Botulinum toxin A decreases facial lines and wrinkles at sites of skin pleating caused by hyperfunctioning mimetic muscles. BOTOX ® (Allergan, Irvine, CA) is FDA approved for treatment of the glabella. Off-label uses have included periorbital lines (crow’s feet), platysmal bands, the forehead, and nasolabial and melolabial lines. BOTOX is also used for hyperhydrosis of the palms and armpits.
Botulinum toxin A (BOTOX®) causes paralysis by inhibiting acetylcholine release at the neuromuscular junction. This is accomplished in three steps. First, the toxin binds the nerve. Second, the toxin is internalized into the nerve. Third, the toxin is cleaved by internal proteolytic enzymes, and the degradation byproducts interfere with the normal process of vesicle fusion to the plasma membrane. This results in the inhibition of the exocytosis of acetylcholine.
The toxin requires 24 to 72 hours to take effect, reflecting the time necessary to disrupt the synaptosomal process. In very rare circumstances, some individuals may require as many as five days for the full effect to be observed. The effects of botulinum toxin last from two to six months.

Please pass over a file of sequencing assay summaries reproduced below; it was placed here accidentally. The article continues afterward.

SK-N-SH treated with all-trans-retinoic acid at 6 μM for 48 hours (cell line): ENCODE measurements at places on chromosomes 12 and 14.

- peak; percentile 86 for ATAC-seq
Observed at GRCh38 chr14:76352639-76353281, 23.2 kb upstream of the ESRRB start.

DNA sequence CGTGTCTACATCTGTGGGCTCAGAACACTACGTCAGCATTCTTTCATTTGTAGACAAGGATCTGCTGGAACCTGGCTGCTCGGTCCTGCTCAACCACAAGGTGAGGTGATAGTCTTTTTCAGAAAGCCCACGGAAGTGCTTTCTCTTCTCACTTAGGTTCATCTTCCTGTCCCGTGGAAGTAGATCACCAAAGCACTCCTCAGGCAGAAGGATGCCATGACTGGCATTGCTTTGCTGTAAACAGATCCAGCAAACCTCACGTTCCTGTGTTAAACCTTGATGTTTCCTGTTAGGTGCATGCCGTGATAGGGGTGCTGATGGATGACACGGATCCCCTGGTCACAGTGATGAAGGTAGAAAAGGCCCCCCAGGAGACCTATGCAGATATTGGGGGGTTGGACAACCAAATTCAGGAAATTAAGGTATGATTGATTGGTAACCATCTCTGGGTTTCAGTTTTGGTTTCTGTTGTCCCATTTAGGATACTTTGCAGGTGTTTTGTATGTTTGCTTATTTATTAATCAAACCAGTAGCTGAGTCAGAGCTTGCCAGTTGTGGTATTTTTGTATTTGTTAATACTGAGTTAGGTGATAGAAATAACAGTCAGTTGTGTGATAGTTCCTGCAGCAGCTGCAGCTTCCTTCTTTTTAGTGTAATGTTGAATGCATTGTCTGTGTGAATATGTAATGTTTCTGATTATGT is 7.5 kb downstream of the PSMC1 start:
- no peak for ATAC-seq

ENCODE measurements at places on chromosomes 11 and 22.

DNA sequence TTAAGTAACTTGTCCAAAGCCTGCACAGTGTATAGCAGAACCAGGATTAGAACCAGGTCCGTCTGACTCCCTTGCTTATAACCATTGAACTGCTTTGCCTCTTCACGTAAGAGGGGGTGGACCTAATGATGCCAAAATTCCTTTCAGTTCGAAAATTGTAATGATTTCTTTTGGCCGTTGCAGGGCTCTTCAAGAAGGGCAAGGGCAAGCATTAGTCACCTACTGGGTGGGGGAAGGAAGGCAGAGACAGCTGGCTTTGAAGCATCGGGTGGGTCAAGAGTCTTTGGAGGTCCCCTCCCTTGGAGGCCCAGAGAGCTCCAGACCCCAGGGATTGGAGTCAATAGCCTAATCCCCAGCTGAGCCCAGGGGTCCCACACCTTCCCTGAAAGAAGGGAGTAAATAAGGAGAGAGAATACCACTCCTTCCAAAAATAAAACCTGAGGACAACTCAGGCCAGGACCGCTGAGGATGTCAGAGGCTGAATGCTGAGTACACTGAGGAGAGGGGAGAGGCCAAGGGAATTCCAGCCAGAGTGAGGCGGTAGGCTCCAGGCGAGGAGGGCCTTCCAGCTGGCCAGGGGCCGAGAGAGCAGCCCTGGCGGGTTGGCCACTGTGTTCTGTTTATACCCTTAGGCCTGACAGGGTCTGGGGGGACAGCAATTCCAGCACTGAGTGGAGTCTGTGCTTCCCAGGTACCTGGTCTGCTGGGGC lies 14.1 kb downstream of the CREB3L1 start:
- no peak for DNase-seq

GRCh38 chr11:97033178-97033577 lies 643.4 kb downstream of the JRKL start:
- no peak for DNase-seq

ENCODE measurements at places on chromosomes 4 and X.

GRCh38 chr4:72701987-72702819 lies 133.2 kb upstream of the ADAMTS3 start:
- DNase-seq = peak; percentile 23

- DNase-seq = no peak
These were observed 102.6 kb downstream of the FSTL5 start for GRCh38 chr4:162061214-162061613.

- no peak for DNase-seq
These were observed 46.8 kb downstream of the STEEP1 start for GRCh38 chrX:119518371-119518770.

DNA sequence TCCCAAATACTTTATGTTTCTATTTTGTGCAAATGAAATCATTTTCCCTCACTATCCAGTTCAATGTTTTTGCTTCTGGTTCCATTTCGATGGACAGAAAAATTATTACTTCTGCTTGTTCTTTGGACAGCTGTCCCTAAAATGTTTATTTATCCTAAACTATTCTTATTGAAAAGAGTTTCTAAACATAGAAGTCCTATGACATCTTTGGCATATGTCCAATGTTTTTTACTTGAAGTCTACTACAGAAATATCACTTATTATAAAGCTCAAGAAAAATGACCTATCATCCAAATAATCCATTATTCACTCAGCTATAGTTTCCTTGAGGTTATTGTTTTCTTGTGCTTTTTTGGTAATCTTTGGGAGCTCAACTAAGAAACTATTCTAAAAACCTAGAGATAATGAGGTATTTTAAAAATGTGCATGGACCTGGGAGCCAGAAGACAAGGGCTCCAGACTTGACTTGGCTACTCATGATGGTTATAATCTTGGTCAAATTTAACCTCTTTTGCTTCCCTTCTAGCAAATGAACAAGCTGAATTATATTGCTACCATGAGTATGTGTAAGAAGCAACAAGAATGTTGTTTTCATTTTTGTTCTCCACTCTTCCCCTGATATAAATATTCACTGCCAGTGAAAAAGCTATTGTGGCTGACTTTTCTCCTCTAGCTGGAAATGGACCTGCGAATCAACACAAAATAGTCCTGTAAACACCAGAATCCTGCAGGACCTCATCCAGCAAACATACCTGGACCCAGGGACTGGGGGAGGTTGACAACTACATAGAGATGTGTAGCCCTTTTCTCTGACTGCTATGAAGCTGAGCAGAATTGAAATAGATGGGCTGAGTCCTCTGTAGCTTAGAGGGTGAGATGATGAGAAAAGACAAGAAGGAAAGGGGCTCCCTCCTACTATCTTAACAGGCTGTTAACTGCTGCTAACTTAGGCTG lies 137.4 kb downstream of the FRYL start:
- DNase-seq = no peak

The dose of the toxin is measured as one standard unit, which is equal to the amount necessary to kill 50% of Swiss-Webster mice injected with that dose. Extrapolating the data from mouse experimentation, Meyer and Eddie estimated that a 104-kilogram adult male would sustain a lethal dose of botulinum toxin type A at amounts exceeding 3500 units, a dose that far surpasses any dosing regimen in the cosmetic treatment of the aging face.
In patients with peripheral motor neuropathic diseases or neuromuscular functional disorders such as Eaton-Lambert syndrome and myasthenia gravis, botulinum toxin is contraindicated. Similarly, botulinum toxin type A is contraindicated in pregnant patients and those who are lactating, although unintentional administration has not resulted in birth defects or pregnancy issues. Finally, caution should be taken when injecting botulinum toxin type A to those taking aminoglycoside antibiotics or other agents that interfere with neuromuscular transmission, since these agents may potentiate the effects of botulinum toxin both locally and regionally.